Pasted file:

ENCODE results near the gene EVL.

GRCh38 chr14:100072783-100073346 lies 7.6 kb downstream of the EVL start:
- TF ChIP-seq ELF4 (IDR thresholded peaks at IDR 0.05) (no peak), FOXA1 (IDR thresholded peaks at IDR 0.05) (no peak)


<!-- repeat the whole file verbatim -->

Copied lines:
ENCODE results near the gene EVL.

GRCh38 chr14:100072783-100073346 lies 7.6 kb downstream of the EVL start:
- TF ChIP-seq ELF4 (IDR thresholded peaks at IDR 0.05) (no peak), FOXA1 (IDR thresholded peaks at IDR 0.05) (no peak)